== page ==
Until we meet again,
Byron King

Parting Shot...
There is no joy in B-more.

But if you’ve been following these Shots, then you already know that.

This poor town can’t even get McDonald’s right. And what could be simpler? Tasty beef patties at a price even a penurious managing editor can love.

Alas, almost every McDonald’s to which I’ve been in this town has served the burgers cold, sometimes undercooked.

Last night found me complaining about my dreary little life at a McDonald’s just outside of Baltimore. The quality of the fast food improves with distance from the city line. The burgers here were warm and tasty as well as affordable.

A pack of teenage virgin boys dined nearby and reminded your editor of himself and his old crew nearly 20 years ago.

I thought it’d be a kindness to kill them now in order to spare them the lives of quiet desperation they were just beginning. There would be many years accented with humiliation and pain before they would finally find homely girls willing to bed them.

I enjoy Mr. Kunstler's commentary but disagree with his conclusion that "life is tragic.”  A fortune cookie expressed it perfectly for me over 40 years ago. "Life is a tragedy to those who feel, a comedy to those who think."

Oh, it’s a tragedy all right. And a comedy. Every hand’s a winner, Shooters, and every hand’s a loser. The best you can hope for is to die in your sleep.

Expressing such sentiment seems to cause worry in those around me, however. Not a few of you have written to me in concern. Here at Agora Financial headquarters more than one brow has furrowed in apprehension.

“Shall we toss out your hooch and lock up the firearms?” they ask.

If only it were that simple, patrons!

Solon the lawgiver is often misquoted as having said “Call no man happy till he is dead”…in Greek of course. And while it certainly is catchy, what Solon actually said was “Call no man happy until you know the manner of his death”…in Greek.

Despite my mien, I hope for the best: like the song says, to die in my sleep.

Ah! But they don’t call it a Depression for nothing. I guess we’re all feeling a bit out of sorts, as if the joy has gone out of life. And that’s probably because the joy has indeed fled. Joy, like most good things, has a price and it charges by the hour.

I can hear the protests: “Not all good things have a price tag…the universe can’t be so petty!

“What of love and being loved?”


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Had you signed up back then, I wager you’d be doing something a lot more interesting than reading this right now. Then again, maybe not. I’ve recently been very surprised by who reads Whiskey despite the means to be doing something more interesting. More on that below…

Why not take advantage of this service myself?

I do it for you. I wouldn’t be nearly as entertaining if I were rich, fat and happy.

Hi Gary,

I'm one of those math nerds, actually chemistry with a minor in math.  Obama has already played with the number of math nerds by the Stimulus money that went to NIH and NSF. Money tossed into these agencies fund more undergrads get a job as graduate students.  These students are hopefully working on new technology that will drive the economy forward, not backward.  The same thing happened during the Kennedy administration with the "moon race."  This meddling provided new technologies that drove the computer science, electronics and materials over the last 40 years.  It also encouraged many to seek PhDs and train in the hard sciences.  These people are now retiring.  For history to repeat itself, we "need" more people thinking about stuff that could make life better.  We could also use a Ray Bradbury and Isaac Asimov to make people think about the possibilities.  We need a vision of what could be.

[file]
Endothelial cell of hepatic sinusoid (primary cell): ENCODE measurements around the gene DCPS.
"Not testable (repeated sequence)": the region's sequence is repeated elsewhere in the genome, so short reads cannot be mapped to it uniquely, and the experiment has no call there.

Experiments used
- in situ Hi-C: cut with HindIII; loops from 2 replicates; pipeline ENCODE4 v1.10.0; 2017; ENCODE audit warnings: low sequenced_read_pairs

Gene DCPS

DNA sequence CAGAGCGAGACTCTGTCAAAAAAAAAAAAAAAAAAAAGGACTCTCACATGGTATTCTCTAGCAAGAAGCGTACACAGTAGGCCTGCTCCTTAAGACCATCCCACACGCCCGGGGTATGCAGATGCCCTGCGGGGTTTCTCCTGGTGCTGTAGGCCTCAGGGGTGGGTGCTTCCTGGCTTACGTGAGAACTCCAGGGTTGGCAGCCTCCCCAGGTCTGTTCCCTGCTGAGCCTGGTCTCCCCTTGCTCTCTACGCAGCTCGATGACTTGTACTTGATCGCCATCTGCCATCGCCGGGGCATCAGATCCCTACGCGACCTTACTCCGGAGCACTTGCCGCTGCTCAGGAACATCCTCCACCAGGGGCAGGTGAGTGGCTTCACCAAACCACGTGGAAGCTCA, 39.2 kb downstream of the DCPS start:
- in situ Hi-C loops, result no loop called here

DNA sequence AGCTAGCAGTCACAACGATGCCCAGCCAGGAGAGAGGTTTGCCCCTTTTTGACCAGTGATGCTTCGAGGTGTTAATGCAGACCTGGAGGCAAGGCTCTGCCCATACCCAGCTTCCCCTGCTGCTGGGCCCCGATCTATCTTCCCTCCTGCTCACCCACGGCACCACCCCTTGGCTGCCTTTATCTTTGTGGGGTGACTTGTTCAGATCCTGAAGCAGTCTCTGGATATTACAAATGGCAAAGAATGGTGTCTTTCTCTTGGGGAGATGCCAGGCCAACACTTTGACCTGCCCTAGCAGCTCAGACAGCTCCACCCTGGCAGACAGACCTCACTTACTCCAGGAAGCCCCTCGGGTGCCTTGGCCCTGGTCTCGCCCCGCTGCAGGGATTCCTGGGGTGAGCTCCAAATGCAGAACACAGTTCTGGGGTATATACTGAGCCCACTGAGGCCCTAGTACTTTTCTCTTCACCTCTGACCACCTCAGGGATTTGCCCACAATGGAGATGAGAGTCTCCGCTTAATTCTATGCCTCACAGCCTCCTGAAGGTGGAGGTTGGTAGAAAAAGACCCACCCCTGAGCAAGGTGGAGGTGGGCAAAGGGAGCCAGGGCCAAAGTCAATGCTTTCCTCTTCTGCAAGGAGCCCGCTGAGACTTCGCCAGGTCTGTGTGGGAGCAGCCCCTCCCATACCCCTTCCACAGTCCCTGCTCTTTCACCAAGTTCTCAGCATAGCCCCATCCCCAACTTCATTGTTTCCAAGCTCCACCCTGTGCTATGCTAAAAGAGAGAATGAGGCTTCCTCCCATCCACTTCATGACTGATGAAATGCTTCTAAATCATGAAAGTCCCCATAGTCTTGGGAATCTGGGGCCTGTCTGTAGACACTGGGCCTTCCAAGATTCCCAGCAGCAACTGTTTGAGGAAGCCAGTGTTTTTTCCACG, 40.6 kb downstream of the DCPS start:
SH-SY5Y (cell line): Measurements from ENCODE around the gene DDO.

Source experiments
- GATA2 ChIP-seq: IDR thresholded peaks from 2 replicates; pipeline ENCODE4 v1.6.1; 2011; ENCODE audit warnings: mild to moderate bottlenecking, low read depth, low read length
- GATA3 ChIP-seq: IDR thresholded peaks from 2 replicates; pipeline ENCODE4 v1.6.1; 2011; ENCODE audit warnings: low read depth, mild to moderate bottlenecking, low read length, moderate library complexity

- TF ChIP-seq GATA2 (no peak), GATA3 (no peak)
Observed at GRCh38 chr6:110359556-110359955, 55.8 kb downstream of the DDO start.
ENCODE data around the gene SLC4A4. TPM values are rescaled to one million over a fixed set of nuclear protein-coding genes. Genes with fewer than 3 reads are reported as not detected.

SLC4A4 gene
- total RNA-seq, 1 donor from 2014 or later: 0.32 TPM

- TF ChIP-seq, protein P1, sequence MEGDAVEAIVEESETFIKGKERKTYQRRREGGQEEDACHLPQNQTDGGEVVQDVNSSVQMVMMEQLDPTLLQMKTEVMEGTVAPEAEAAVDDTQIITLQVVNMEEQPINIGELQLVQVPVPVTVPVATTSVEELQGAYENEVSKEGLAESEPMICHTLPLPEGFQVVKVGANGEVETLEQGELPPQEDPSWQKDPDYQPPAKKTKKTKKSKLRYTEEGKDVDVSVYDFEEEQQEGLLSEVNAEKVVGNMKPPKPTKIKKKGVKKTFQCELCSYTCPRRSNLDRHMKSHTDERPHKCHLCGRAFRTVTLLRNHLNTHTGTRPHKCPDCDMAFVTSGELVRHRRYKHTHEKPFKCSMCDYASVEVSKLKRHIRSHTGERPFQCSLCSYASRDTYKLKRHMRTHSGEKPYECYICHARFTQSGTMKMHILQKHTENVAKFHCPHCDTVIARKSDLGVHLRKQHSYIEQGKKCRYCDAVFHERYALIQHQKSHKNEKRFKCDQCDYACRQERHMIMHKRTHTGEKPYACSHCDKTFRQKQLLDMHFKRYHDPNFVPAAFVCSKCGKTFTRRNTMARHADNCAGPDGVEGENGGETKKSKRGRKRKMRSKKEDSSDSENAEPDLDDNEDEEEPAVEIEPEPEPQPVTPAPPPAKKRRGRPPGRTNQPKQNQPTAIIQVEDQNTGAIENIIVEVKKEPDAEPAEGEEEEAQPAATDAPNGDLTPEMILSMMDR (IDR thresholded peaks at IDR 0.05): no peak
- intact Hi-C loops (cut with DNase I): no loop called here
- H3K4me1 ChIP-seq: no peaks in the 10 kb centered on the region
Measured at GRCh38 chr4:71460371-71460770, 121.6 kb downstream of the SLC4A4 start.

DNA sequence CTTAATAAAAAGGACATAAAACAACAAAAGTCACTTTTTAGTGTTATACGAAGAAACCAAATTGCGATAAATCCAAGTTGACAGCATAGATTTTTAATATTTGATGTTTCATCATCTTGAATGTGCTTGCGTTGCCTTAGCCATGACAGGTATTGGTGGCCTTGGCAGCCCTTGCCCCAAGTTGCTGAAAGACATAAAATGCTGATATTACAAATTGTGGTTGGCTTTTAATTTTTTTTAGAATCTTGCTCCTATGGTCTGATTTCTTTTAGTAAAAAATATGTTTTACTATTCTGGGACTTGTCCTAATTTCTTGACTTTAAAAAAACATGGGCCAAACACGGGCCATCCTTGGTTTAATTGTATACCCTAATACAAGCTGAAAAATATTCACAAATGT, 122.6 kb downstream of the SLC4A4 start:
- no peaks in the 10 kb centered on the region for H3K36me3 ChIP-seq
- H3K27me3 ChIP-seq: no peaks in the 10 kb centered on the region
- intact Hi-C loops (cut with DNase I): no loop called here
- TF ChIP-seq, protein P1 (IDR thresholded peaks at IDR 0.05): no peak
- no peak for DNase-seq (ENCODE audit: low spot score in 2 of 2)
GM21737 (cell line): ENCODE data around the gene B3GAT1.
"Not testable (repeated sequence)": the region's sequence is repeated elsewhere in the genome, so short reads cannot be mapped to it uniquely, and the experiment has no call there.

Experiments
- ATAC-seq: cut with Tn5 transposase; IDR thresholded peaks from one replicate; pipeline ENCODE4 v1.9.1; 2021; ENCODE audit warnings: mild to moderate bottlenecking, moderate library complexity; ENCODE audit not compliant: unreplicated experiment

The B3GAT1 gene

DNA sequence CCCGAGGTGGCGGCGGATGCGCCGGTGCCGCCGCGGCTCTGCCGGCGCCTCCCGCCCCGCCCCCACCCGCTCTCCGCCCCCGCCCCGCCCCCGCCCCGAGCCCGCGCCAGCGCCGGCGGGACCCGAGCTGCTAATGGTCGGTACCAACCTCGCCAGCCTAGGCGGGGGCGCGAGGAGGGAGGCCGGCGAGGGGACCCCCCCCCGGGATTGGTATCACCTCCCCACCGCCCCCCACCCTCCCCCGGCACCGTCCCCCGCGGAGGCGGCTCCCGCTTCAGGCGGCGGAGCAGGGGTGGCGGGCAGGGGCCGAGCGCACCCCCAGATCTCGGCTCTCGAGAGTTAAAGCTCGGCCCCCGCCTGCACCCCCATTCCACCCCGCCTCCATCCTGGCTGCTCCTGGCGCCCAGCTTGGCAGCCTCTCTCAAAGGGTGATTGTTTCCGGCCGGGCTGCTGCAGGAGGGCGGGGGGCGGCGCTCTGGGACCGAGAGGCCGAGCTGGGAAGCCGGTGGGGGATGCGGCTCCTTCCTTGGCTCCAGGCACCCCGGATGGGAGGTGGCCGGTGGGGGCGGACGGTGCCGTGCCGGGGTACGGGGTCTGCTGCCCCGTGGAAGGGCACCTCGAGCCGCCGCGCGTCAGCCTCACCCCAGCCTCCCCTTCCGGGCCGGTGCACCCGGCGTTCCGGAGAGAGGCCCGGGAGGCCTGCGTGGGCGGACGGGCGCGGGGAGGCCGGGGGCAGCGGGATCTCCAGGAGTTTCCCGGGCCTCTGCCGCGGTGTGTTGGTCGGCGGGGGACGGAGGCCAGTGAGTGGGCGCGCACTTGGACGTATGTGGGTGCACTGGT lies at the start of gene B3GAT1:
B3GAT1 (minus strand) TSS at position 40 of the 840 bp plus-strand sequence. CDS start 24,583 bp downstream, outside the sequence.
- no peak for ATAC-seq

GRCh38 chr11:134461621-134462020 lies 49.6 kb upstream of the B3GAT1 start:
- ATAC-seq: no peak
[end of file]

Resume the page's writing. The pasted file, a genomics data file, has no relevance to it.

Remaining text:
NSF and NIH have been trying to increase the number of people in math and science for 30 years.  It's not new.

I'd be happy to work on the farm with Kunstler, but I would be tinkering with ways to make that farm more efficient without petroleum or with soybean oil. Then maybe I can sell that technology and move onto the next challenge.

I’ll let a quote from James Howard Kunstler himself rejoin:

“Tom Wolfe wrote a fabulous op-ed in the Sunday New York Times commemorating the Apollo 11 moon landing of 1969.  In it, he speculated that the achievement itself spelled the end of the NASA program because it lacked a philosopher corps that might have furnished it with more meaning beyond its element of ‘single combat’ between the US and the Soviets in the ‘space race.’   This meaning, he said, might have been supplied by someone like NASA's chief engineer Wernher Von Braun, who once stated (in effect) before a congressional committee that  ‘...we must build a bridge to the stars, because as far as we know, we are the only sentient creatures in the entire universe. When do we start building that bridge to the stars? We begin as soon as we are able, and this is that time. We must not fail in this obligation we have to keep alive the only meaningful life we know of.... Unfortunately, NASA couldn't present as its spokesman and great philosopher a former high-ranking member of the Nazi Wehrmacht with a heavy German accent.’

“The further trouble, of course, is now that we sentient creatures seem to be in the process of destroying our home planet, how might we justify our spread to other worlds? We've fallen short both in resources and philosophy.  In our current state of evolution we seem unlikely to ever again go further afield than the moon and not exactly worthy of making trips elsewhere anyway.  Stay tuned a few hundred thousand years....”

And for those of you who are still wondering about deflation and inflation, here is Bill Bonner once more with a bit of wisdom…

Since we rate the risk of financial distress very high, we buy gold - as insurance. But we do not expect a major bull market in gold soon. Later, after deflation and depression have surprised investors and squeezed inflationary expectations out of them, we will buy gold as a speculation. Then, investors will be surprised by how fast inflation comes back.

I discovered two pleasantly surprising things about Mr. Bonner at this year’s Symposium: he is a Whiskey Shooter; he has a fine singing voice. And I discovered these things in rapid succession. Within moments of our introduction, Bill was coaxed onstage in the ballroom and sang backup to his son Jules who also played guitar (sadly NOT on the CD). Ah, to be a Bonner.

Jules happens to be working from Agora Financial HQ these days and his desk sits juxtaposed to mine. He has therefore been witness to the sort of horrors you’d expect, but has promised never to share the details with anyone.

Gary Gibson
Managing Editor,
Whiskey & Gunpowder